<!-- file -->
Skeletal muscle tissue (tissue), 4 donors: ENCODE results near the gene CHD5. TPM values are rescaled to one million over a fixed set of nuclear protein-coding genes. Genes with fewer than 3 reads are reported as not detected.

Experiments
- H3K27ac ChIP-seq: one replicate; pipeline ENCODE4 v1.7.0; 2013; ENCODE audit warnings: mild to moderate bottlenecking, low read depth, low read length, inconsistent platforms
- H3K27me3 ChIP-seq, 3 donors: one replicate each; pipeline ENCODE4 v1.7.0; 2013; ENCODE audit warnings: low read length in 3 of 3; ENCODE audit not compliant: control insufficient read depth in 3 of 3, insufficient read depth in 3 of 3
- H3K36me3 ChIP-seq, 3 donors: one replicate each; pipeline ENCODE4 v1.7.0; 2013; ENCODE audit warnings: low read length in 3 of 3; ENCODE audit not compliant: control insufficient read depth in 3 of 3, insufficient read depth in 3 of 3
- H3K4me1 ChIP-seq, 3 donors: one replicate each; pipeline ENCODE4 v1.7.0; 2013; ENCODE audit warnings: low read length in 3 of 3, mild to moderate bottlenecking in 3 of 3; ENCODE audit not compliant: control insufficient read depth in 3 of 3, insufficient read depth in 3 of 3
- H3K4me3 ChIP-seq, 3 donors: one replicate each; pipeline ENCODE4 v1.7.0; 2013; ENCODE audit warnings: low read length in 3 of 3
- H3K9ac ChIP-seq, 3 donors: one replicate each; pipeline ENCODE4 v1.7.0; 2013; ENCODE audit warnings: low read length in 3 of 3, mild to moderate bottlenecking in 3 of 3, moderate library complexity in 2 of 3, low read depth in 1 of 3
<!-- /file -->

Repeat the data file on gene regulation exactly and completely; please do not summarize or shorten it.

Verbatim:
Skeletal muscle tissue (tissue), 4 donors: ENCODE results near the gene CHD5. TPM values are rescaled to one million over a fixed set of nuclear protein-coding genes. Genes with fewer than 3 reads are reported as not detected.

Experiments
- H3K27ac ChIP-seq: one replicate; pipeline ENCODE4 v1.7.0; 2013; ENCODE audit warnings: mild to moderate bottlenecking, low read depth, low read length, inconsistent platforms
- H3K27me3 ChIP-seq, 3 donors: one replicate each; pipeline ENCODE4 v1.7.0; 2013; ENCODE audit warnings: low read length in 3 of 3; ENCODE audit not compliant: control insufficient read depth in 3 of 3, insufficient read depth in 3 of 3
- H3K36me3 ChIP-seq, 3 donors: one replicate each; pipeline ENCODE4 v1.7.0; 2013; ENCODE audit warnings: low read length in 3 of 3; ENCODE audit not compliant: control insufficient read depth in 3 of 3, insufficient read depth in 3 of 3
- H3K4me1 ChIP-seq, 3 donors: one replicate each; pipeline ENCODE4 v1.7.0; 2013; ENCODE audit warnings: low read length in 3 of 3, mild to moderate bottlenecking in 3 of 3; ENCODE audit not compliant: control insufficient read depth in 3 of 3, insufficient read depth in 3 of 3
- H3K4me3 ChIP-seq, 3 donors: one replicate each; pipeline ENCODE4 v1.7.0; 2013; ENCODE audit warnings: low read length in 3 of 3
- H3K9ac ChIP-seq, 3 donors: one replicate each; pipeline ENCODE4 v1.7.0; 2013; ENCODE audit warnings: low read length in 3 of 3, mild to moderate bottlenecking in 3 of 3, moderate library complexity in 2 of 3, low read depth in 1 of 3